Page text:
Throughout, the team sought to maximise the guests’ connection to the ocean with wave-like rippling architecture, long windows with dropped sills, and open-plan spaces – enabling views right through the interior to the water on the other side. Discreet lighting creates an inviting ambience at night, and large windows in every hull cabin and bathroom offer a beautiful view for all guests, not just the principal.
With the winter charter season preparing to begin, Moskito looks set to be one of the most in-demand yachts on the market.
WHY200: Vallicelli Design
Wally WHY200 wasn’t the largest yacht on display at Monaco Yacht Show but she was one of the most distinctive, both inside and out. The new flagship of Monaco-based Wally Yachts, founded by Luca Bassani, the 27-metre-long motoryacht features bold, futuristic naval architecture by Laurent Giles and Ferretti Group. Interiors are by A. Vallicelli, a Rome-based firm which has been designing yachts since 1976.
“The new compact superyacht WHY200 carries the ‘Wow’ factor engraved in its DNA,” says Bassani. While the yacht appears dark on the outside due to her grey and glass exterior, Vallicelli lightens up the interior, creating a large sense of space that’s ideal for groups and families, with expansive windows increasing guests’ connection to the sea – a major interior theme of the show.
The yacht’s distinctive 15-foot-tall bow, which towers over nearby vessels, houses the giant 400-square-foot master cabin – an unusual decision considering most owner’s cabins sit at the back of a yacht. The decision means that the owner wakes up to an impressive 270-degree view, uninterrupted through curved glass windows. Other innovative features include a spacious beach deck with flaps that fold down when the yacht is at anchor to increase the space.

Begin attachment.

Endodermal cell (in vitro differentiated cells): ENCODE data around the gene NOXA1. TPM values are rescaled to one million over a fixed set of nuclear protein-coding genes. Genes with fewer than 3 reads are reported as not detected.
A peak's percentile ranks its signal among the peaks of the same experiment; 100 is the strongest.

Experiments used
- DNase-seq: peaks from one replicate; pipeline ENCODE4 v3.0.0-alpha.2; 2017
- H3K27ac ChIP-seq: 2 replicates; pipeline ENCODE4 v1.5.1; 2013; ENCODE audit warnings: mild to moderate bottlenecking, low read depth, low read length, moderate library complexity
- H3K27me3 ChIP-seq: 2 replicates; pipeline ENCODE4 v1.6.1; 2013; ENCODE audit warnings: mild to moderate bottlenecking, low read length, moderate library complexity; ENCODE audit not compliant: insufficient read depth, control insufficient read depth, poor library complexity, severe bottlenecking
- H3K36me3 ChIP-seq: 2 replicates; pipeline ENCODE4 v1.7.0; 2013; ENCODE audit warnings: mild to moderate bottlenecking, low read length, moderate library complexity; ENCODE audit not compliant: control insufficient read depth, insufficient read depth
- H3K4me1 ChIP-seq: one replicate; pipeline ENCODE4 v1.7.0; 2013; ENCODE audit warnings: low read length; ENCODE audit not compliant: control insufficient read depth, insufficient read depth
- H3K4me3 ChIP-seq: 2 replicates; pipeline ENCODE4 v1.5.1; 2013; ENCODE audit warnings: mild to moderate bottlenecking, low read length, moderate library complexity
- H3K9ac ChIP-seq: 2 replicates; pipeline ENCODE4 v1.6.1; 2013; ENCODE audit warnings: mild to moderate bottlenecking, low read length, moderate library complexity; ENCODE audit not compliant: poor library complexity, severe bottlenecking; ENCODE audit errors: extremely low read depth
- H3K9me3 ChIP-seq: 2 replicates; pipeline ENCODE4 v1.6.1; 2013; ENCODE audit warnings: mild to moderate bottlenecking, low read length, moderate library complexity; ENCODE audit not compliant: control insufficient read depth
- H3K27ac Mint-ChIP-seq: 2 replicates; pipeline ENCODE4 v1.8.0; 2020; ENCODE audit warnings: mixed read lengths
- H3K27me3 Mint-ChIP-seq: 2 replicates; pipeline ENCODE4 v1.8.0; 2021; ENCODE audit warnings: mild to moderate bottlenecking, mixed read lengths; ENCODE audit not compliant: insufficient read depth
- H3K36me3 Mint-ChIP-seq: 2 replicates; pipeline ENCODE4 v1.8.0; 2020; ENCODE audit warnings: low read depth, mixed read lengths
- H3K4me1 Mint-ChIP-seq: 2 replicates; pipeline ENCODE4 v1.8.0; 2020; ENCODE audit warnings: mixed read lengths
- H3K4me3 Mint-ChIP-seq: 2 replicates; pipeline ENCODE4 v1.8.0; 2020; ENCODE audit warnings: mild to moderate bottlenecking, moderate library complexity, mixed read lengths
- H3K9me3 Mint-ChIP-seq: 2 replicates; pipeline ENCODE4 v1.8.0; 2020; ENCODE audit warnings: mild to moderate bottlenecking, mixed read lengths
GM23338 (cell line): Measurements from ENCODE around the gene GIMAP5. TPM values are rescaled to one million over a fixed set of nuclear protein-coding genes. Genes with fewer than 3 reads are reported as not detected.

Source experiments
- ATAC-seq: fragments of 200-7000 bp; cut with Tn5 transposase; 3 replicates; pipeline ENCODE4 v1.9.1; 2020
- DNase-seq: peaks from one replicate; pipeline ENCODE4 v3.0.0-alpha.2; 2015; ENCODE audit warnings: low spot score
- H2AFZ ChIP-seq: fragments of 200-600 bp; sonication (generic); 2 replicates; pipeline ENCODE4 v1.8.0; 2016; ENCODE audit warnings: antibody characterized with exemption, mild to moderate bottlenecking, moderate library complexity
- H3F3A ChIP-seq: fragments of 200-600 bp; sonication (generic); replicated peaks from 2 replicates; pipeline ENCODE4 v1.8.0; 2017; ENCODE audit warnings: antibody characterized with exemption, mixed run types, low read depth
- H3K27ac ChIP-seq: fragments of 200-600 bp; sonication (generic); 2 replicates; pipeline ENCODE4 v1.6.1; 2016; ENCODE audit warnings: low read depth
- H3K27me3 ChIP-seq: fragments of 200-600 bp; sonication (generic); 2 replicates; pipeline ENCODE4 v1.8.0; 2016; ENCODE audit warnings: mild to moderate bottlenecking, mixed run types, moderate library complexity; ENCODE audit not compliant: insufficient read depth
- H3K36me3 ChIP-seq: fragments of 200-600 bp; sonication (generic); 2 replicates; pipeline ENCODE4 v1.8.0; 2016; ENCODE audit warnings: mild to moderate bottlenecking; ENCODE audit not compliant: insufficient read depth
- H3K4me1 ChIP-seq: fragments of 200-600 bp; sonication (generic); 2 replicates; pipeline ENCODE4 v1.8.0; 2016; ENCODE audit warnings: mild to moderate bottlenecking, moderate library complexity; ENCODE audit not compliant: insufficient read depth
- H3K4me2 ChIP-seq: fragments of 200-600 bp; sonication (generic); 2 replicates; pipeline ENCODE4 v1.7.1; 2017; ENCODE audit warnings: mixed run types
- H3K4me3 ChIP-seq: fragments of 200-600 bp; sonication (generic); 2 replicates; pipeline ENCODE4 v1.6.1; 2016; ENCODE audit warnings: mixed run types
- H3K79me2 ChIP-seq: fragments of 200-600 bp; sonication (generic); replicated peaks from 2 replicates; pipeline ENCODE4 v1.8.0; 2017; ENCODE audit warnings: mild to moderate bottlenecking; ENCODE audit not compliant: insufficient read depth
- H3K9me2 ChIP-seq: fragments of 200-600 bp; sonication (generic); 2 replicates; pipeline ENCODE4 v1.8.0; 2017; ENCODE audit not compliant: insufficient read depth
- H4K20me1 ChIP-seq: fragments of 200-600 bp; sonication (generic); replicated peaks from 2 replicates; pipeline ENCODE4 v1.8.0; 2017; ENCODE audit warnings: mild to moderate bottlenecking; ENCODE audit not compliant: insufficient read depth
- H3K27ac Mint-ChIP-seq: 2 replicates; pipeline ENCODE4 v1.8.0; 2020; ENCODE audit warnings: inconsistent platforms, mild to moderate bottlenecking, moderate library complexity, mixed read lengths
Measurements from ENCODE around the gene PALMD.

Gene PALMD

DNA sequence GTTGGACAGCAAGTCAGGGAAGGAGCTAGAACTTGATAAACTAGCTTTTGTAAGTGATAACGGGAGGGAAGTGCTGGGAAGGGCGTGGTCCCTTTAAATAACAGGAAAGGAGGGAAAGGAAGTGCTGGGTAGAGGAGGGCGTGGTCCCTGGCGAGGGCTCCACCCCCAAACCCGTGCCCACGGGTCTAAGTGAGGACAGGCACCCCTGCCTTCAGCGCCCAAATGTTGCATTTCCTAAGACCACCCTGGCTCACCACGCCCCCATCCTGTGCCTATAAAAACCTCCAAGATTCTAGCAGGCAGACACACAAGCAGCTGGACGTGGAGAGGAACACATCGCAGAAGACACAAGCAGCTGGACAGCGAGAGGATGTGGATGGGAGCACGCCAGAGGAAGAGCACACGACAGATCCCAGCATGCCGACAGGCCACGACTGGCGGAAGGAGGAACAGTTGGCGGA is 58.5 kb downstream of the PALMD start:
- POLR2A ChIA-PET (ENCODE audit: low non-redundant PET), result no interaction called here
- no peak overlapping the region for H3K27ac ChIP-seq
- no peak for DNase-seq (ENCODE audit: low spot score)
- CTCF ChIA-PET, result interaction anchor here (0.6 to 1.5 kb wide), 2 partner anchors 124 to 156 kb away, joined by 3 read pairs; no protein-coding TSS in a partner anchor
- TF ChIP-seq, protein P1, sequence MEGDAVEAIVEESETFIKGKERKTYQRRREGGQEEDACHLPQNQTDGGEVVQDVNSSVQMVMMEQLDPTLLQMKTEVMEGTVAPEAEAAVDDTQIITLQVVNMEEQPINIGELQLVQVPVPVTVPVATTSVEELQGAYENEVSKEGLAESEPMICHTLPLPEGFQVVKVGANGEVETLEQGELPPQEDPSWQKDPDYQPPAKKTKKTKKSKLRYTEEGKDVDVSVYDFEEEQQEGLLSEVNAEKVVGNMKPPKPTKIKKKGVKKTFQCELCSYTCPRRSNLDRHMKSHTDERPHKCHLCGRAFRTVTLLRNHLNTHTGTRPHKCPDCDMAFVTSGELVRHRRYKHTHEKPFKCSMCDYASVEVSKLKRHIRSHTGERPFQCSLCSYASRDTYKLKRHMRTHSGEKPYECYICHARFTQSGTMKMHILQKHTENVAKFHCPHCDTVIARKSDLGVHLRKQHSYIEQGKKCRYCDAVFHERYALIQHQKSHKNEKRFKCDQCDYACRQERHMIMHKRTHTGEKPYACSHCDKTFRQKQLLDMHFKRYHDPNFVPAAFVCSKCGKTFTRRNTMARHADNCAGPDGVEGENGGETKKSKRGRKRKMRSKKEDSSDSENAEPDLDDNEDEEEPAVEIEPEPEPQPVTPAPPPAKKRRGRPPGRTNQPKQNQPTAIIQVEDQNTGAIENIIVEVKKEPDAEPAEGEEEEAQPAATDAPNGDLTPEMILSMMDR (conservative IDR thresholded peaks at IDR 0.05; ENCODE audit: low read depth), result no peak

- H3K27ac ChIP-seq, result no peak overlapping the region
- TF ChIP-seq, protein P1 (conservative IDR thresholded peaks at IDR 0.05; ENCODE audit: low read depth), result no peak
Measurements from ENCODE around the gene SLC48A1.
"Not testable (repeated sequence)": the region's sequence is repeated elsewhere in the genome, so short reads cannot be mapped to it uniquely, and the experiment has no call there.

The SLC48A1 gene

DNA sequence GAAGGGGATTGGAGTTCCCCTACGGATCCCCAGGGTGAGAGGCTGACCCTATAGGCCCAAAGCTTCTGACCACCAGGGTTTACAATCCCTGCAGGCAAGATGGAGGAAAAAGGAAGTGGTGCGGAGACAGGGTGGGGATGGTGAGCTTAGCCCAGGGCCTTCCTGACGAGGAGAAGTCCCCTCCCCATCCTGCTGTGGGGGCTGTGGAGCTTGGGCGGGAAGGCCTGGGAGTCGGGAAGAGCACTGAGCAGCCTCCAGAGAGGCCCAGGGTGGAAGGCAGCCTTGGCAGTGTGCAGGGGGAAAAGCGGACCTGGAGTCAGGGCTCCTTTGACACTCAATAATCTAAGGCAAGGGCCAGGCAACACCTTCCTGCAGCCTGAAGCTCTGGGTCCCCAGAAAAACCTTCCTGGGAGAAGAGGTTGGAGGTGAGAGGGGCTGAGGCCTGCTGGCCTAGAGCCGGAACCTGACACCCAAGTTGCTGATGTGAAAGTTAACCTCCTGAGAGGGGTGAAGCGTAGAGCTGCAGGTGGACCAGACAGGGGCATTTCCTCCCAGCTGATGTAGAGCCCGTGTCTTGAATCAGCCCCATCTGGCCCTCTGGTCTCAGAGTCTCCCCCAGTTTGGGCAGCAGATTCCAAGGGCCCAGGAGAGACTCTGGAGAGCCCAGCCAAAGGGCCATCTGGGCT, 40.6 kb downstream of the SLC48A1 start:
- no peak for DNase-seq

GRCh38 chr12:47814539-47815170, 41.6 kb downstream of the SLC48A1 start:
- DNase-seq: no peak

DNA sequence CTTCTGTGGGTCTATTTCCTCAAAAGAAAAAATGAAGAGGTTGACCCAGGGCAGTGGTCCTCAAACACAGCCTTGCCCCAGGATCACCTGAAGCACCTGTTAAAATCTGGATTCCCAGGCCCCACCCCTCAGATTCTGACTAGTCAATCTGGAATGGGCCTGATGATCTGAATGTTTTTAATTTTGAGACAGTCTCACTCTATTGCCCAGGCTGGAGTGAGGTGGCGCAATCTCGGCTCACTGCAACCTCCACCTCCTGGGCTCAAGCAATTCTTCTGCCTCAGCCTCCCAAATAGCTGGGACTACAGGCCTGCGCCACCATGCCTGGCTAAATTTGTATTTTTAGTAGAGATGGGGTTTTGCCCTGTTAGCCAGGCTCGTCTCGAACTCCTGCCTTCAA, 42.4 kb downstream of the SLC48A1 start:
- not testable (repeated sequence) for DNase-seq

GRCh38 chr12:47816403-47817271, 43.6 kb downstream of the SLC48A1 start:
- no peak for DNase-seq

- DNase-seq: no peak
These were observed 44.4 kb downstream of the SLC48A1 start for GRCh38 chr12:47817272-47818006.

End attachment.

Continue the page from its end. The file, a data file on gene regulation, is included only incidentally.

“The new WHY200 expresses all its innovative power through new architectural elements, which represent a break with the past and with the typical clichés of a motor yacht,” says Bassani, who adds that her “bold” design will “improve the owner’s experience onboard and represent a turning point in the motor yacht market.”
Bintador: Francesco Paszkowski Design
Bintador, a new 50-metre all-aluminium hybrid superyacht from Tankoa Yachts, is easy on the eyes – and the environment. Powered by Tankoa’s innovative hybrid propulsion system, she features an eye-catching exterior by Francesco Paszkowski Design and equally enticing interiors – also designed by Paszkowski in collaboration with designer Margherita Casprini.
On the outside, Bintador is dynamic and contemporary, featuring large areas for entertainment. Inside, light tones and soft fabrics come together with natural materials such as brushed sandblasted oak, marble, glass and saddle leather, to create a sense of harmony that’s ideal for relaxation. “The owner wanted a cosy and welcoming interior, timeless and understated,” says Paszkowski. “He was very clear about what he liked, but he also gave us a lot of freedom to come up with proposals.”
The first thing you notice about the yacht is her carefully considered colour scheme, which juxtaposes bright and dark tones. On one end you’ve got ivory ceilings, sand sofas and honey Botticino marble; on the other, grey leather poufs and table bases, wooden panels and glossy grey Persian marble in the showers. The result is not unlike the private residence of a five-star hotel.
Much of the furniture, particularly in the owner’s cabin, is custom-made, with the remainder sourced from illustrious Italian brands such as Minotti and Giorgetti. It’s a beautiful example of Italian design and a reminder of why the ‘Made in Italy’ label remains strong to this day.
As the yachting community looks ahead to Florida for the Fort Lauderdale International Boat Show (27-31 October), where further grand reveals are expected, it’s clear that the industry is bouncing back after the pandemic – which is great news for yachting and design enthusiasts alike.